I have been getting emails from Democrats blasting President Bush on Social Security—and blasting me for the column I wrote defending the idea of personal accounts. In general, these arguments accuse me of being a Republican shill, just like on the Iraq war, and accepting a bunch of lies.
Well, I was against the war. I called it “a Republican war.”
I support the Republicans’ idea of individual accounts because I believe it is my money and my life. I am one of those people who never liked Social Security and would welcome a way to get out of it. The defenders of Franklin Roosevelt’s system accuse all supporters of personal accounts of having this hidden motivation. For many of us, it is not true, but it is true of me. I think if personal accounts were offered, most young people would take them, and that in two generations Roosevelt’s system would be gone. I think that would be just fine, because there are better ways to handle the risks of old age—more enterprising, wealth-creating ways, and ways more in tune with the American ideal of “life, liberty and the pursuit of happiness.”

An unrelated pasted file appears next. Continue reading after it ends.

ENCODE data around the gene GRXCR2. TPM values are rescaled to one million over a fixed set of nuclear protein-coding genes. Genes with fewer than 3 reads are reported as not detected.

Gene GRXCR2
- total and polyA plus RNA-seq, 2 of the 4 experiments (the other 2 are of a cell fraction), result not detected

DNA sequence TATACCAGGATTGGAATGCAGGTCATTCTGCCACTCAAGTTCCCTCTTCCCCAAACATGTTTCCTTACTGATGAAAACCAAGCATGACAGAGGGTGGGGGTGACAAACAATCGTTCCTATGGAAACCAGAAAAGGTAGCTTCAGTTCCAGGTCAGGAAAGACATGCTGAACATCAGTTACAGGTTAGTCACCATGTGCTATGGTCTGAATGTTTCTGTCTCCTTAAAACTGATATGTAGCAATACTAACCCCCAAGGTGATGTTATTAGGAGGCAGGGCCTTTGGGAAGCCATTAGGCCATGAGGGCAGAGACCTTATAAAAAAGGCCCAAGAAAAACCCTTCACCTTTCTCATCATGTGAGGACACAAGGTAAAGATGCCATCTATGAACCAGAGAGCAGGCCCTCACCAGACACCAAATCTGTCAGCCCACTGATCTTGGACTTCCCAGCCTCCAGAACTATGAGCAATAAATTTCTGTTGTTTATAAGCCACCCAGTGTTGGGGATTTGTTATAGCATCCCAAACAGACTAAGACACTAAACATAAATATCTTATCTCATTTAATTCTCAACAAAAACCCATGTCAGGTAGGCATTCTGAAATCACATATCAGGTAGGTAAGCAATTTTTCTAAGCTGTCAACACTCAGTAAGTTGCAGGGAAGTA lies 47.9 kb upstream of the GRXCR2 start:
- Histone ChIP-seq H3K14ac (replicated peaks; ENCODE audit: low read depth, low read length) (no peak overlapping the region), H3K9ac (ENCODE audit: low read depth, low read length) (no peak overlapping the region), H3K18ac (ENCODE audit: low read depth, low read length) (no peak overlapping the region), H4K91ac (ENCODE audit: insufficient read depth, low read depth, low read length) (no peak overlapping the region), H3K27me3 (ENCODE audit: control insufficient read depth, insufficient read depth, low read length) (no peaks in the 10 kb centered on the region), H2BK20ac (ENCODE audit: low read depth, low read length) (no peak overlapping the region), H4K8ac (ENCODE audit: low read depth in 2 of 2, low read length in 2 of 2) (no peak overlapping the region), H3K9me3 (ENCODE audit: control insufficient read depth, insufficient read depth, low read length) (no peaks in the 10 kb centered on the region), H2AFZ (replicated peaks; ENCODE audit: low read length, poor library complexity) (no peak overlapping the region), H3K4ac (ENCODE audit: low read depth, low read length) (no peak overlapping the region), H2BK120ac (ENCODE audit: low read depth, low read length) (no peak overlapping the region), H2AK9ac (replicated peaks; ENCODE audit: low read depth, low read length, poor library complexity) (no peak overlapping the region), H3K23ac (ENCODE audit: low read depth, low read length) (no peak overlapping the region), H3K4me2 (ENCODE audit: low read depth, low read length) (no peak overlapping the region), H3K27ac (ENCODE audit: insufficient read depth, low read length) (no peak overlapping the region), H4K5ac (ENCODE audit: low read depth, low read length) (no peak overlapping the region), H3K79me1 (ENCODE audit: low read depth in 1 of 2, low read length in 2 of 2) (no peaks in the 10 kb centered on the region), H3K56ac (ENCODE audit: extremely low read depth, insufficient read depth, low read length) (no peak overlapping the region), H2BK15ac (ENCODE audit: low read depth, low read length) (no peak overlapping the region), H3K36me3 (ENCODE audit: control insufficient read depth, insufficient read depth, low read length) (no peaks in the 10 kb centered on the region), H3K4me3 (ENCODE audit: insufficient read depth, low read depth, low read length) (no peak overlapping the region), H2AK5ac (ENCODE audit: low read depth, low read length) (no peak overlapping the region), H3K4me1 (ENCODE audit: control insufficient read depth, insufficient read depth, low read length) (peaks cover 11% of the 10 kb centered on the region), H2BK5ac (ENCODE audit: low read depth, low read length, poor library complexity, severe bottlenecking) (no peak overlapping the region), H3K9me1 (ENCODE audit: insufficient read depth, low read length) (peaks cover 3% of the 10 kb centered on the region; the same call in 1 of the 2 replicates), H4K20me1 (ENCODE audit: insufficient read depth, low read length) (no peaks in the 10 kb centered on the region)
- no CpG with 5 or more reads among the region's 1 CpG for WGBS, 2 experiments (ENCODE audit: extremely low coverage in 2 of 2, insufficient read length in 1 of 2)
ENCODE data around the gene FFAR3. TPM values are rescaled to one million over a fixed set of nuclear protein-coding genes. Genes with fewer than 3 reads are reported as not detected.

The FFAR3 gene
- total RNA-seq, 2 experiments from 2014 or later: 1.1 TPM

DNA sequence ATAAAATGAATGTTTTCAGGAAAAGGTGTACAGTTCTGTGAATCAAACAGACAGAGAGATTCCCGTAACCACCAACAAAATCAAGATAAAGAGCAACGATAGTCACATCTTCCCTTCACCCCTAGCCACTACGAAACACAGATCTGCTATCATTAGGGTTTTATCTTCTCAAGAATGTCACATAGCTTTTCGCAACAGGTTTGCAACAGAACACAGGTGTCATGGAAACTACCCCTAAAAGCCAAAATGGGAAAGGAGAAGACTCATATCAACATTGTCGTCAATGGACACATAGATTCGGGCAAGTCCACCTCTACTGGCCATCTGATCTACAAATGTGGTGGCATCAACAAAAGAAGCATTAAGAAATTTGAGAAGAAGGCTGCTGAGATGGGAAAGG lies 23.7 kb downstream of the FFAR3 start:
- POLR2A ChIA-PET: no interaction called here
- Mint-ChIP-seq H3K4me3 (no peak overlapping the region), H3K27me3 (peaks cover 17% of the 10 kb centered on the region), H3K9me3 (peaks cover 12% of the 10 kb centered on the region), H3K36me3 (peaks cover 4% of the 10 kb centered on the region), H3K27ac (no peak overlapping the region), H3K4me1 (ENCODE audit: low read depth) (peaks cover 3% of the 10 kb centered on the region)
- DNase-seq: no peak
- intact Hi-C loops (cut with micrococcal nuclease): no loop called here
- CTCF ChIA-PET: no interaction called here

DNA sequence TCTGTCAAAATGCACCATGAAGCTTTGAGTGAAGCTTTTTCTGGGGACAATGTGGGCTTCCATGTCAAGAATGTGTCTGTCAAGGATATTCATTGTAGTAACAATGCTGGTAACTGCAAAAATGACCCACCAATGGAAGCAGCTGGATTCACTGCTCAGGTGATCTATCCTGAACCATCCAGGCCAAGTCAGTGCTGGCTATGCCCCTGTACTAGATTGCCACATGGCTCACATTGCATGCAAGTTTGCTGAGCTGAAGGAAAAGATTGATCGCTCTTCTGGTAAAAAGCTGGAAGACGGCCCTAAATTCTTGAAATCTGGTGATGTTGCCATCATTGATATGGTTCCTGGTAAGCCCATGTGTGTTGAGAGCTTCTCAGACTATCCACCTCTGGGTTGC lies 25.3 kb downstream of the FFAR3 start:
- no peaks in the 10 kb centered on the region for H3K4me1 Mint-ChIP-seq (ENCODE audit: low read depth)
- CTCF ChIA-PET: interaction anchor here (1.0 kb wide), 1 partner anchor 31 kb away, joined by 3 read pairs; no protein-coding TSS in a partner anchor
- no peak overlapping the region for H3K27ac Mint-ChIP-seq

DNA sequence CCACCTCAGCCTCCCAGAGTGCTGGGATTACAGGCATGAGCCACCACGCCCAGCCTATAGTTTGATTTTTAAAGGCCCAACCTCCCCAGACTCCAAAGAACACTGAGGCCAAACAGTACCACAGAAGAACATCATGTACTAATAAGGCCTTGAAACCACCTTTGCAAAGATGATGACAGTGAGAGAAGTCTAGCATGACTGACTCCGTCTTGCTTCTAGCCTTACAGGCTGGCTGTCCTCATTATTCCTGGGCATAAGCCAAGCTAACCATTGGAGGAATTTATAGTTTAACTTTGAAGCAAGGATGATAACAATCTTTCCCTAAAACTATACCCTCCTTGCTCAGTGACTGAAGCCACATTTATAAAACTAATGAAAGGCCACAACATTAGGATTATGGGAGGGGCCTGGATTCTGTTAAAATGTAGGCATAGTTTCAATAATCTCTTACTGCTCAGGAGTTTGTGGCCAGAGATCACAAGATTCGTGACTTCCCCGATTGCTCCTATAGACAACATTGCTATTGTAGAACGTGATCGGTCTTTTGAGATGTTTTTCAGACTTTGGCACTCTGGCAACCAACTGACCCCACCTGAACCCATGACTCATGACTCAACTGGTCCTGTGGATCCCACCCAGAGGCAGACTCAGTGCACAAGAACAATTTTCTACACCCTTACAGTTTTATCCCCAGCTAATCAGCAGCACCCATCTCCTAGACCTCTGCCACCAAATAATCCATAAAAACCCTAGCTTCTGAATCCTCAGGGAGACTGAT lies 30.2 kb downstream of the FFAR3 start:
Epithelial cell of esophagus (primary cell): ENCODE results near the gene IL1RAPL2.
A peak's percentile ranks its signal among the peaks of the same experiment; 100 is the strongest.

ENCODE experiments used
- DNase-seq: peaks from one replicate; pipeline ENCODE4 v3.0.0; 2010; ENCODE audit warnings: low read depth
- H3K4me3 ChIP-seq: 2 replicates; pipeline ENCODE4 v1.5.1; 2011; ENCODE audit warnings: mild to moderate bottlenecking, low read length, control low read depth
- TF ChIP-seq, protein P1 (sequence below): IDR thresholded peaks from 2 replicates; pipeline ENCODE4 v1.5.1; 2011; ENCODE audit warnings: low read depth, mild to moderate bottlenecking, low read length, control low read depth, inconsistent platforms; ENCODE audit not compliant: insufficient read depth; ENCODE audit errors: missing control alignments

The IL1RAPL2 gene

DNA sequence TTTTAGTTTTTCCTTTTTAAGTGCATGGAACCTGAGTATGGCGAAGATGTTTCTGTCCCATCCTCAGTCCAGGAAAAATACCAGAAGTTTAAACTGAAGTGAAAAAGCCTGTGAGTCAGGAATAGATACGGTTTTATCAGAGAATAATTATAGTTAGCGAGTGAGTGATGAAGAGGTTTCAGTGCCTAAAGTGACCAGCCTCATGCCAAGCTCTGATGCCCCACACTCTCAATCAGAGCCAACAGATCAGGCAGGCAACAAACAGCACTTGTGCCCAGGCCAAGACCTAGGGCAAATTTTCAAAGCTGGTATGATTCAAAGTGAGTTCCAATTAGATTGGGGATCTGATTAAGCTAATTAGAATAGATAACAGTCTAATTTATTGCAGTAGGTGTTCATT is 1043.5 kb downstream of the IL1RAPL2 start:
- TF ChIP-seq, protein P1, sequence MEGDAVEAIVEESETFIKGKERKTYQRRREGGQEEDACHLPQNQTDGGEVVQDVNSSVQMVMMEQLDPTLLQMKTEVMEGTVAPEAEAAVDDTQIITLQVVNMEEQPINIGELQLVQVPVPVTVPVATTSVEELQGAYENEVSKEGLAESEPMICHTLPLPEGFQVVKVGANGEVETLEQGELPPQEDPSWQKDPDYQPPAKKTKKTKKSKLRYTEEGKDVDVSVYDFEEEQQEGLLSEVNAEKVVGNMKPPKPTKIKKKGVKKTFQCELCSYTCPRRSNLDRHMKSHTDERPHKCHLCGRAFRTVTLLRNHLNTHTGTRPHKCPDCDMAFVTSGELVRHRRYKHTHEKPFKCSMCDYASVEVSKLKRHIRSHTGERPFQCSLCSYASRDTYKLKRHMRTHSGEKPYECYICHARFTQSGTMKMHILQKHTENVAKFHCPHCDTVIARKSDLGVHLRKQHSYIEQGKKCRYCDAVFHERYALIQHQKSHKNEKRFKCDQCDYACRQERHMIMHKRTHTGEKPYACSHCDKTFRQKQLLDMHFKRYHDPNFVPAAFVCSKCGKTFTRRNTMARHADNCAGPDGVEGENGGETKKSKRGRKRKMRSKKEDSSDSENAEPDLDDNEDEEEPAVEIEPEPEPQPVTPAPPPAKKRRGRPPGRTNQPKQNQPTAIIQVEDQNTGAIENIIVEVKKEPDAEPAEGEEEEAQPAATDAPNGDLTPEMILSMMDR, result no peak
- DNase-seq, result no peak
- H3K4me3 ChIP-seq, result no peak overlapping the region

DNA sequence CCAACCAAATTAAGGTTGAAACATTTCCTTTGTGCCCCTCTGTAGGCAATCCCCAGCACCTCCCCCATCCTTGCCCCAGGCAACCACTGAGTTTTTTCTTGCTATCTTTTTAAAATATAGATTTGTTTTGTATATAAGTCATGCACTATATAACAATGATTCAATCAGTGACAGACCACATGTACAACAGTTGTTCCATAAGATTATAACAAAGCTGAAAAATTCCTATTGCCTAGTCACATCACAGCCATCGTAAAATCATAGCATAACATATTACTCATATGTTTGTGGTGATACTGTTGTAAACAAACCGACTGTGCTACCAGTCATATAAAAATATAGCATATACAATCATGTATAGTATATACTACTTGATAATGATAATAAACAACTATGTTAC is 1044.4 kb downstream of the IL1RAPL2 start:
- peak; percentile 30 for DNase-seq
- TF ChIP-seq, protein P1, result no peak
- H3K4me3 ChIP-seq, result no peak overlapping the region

The problem with individual accounts is not so much the risk, the “gamble,” of long-term investing in a diversified portfolio of stocks and bonds. The risk is vastly overblown, and is not akin to slot machines, roulette or anything you'd find at the tribal casino. The problem is paying for the transition--paying the benefits of the retired people who are counting on the tax money from younger workers. It’s a big problem. It’s doable, but it would require the rest of the government to get its budget in order, which Bush has not done. The Democratic criticisms of Bush’s deficits are on target.
But the arguments that there is nothing to worry about, that we can let Social Security coast along for another 10 or 20 years, are fatuous. Often this view is expressed in the insistent assertion that Social Security is “not a crisis.” This is a stupid argument on both sides. The concept of “crisis” makes no sense when applied to an issue of demographics and decades. Forget “crisis.” Social Security is a slow-growing but immense problem, and it demands attention. Yeah, we can put it off, but it will cost us dearly to do so. We have already weaseled away ten years, at least: I have followed a national debate on this topic for at least that long, and it was clear in 1995 that the system was unsustainable. Finally the issue is on the front burner. Let's settle it.
It doesn’t have to be solved by individual accounts. It can be done by tax increases or benefit cuts. But let’s have the argument now and deal with the problem now.
Respond to Bruce.